Consider the brain: it weighs approximately three pounds and is regarded as the most complex organ of the body with its electrochemical connections composed of an estimated 100 billion neurons that communicate with each other through approximately 100 trillion synapses—the possibilities are seemingly infinite. Through these links signals are transmitted whereby the brain controls thinking, reasoning, and behavior, while monitoring heartbeat, blood pressure, balance, and all of the other bodily functions. With ceaseless activity the brain is constantly receiving data, processing the data, and sending out commands. Even with this complexity and sensitivity, there are no pain receptors in the brain. The evolution of such an organ is beyond belief.

Additionally, consider the heart, a pump that works for 60-80 yrs. without lubrication, overhaul, or replacement, beating approximately once per second and pumping five or more quarts of blood per minute through the body. Every day the heart pumps approximately 2,000 gallons of blood through the circulatory system, sending life to every part of the body. Alternating between relaxation (taking in blood) and contraction (pumping out blood), the heart is beating at a typical rate of 72 times per minute or nearly 104,000 times per day. If this repetition ceases for more than a few minutes, death ensues. The evolution of such an organ is beyond belief.

Additionally consider proteins and amino acids: proteins are made of amino acids arranged in a chain using information stored in the genes and joined to each other by peptide bonds. The size of a protein is determined by the number of amino acids used when it is synthesized according to the genetic code and  by its molecular mass. Proteins are essential to life, taking part in every cellular activity, performing the duty as prescribed in the genes, such as binding other molecules together, serving as enzymes carrying out metabolism, receiving and transferring signals among cells, binding foreign substances and targeting them for destruction, and providing rigidity and stiffness to body parts in order to maintain shape. The evolution of such an intricate structure and pervasive responsibility that is true of the protein is beyond belief.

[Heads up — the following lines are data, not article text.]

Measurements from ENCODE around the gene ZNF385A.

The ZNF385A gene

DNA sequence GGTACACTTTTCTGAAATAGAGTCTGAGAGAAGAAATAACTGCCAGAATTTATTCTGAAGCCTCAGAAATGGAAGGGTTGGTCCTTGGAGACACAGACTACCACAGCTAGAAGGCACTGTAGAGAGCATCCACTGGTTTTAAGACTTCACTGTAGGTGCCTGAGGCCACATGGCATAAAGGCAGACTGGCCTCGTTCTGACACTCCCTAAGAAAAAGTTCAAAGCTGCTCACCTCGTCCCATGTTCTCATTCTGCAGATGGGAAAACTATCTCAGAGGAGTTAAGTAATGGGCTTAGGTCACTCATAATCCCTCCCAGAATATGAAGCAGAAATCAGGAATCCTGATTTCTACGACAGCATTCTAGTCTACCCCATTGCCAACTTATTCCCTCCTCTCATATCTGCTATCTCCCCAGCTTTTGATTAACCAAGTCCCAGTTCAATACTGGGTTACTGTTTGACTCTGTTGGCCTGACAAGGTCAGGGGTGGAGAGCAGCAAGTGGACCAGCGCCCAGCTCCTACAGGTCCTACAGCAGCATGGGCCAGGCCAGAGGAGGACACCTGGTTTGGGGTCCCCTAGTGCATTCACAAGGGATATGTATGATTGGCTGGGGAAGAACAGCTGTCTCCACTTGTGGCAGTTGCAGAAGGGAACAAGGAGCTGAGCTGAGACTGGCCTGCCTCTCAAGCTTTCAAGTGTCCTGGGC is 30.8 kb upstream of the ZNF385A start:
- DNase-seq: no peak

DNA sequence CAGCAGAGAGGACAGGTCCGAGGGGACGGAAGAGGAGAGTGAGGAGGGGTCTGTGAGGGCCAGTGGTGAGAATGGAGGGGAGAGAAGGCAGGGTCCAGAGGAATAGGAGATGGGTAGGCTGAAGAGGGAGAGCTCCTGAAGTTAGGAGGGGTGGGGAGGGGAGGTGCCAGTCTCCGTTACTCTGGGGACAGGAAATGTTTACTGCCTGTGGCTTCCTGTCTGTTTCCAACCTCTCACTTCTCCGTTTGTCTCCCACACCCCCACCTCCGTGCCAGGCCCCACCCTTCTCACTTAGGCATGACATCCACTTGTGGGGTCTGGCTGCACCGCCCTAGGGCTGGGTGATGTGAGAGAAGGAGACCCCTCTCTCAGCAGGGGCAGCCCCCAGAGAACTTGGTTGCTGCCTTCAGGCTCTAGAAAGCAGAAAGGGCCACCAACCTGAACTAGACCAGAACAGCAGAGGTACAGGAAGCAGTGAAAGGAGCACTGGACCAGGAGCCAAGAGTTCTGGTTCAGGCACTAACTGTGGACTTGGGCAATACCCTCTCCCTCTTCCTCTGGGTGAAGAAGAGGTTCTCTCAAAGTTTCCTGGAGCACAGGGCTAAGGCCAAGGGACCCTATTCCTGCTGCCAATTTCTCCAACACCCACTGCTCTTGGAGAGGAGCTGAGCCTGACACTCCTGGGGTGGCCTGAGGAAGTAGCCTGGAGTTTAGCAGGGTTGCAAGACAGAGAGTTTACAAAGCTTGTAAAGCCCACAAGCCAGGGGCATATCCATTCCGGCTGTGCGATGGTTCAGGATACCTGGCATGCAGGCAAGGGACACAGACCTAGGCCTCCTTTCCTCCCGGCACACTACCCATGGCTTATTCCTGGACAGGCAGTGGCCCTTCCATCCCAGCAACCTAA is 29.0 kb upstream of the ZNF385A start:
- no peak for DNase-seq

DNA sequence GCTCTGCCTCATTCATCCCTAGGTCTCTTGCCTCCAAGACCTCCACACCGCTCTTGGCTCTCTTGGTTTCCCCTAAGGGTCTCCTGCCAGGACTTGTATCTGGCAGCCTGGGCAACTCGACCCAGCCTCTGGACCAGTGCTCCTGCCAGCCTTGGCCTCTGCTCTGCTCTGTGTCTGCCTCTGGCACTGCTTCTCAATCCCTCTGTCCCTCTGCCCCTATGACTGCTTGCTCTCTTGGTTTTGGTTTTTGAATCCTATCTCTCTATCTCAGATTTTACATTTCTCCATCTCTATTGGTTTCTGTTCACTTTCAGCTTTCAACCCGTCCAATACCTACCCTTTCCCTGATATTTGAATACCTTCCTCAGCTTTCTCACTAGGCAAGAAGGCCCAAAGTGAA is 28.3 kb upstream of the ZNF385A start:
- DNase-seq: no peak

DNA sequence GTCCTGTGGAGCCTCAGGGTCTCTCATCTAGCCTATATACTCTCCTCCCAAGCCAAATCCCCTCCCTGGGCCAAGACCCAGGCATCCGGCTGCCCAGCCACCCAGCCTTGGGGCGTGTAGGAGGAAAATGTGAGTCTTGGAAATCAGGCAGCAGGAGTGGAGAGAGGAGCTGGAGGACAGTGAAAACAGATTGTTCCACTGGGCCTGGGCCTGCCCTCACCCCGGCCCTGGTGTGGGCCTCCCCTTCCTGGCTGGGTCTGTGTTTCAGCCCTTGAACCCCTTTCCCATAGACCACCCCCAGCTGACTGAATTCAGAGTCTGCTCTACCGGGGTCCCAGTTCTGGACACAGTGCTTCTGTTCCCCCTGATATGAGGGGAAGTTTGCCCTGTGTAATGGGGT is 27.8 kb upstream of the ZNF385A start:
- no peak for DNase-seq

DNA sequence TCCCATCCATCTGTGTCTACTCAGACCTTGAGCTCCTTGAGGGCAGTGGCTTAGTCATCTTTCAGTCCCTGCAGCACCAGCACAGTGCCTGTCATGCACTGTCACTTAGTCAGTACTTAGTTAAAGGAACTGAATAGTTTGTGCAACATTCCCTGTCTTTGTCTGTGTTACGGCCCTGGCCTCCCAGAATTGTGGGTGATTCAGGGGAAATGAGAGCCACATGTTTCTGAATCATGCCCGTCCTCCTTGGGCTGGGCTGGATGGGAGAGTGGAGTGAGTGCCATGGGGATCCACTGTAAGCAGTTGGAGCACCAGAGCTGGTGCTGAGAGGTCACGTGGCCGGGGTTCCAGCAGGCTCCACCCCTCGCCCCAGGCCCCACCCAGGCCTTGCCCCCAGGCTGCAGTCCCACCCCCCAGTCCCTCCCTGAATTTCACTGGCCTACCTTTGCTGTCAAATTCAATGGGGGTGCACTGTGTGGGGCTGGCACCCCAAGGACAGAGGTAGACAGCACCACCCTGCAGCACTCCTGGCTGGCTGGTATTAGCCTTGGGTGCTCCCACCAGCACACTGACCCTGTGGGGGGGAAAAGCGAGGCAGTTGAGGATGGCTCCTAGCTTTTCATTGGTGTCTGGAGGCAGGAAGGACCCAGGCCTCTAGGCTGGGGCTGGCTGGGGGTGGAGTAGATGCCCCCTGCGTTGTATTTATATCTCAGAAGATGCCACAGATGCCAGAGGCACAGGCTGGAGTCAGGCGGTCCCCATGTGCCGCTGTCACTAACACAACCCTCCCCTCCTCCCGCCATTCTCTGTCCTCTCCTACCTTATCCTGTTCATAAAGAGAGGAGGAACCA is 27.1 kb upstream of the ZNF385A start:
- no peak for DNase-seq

Also consider the reproductive systems of male and female: they would have to develop simultaneously, interdependently, and separately for reproduction to take place. How could life forms be maintained while this was taking place? The evolution of such systems is beyond belief.

Evolution teaches continuity with the animals rather than a disconnect with the animals. But according to I Cor. 15:39: “All flesh is not the same flesh, but there is one kind of flesh of men, another flesh of animals, another of fish, and another of birds.”  Man is not from the animals but is set over against the animals; but evolution maintains that man is the latest development in the spiral upward from lower life forms, so there is a continuity between the lower forms of life and man—this the Scriptures will not allow. There is a divide between other creatures and man.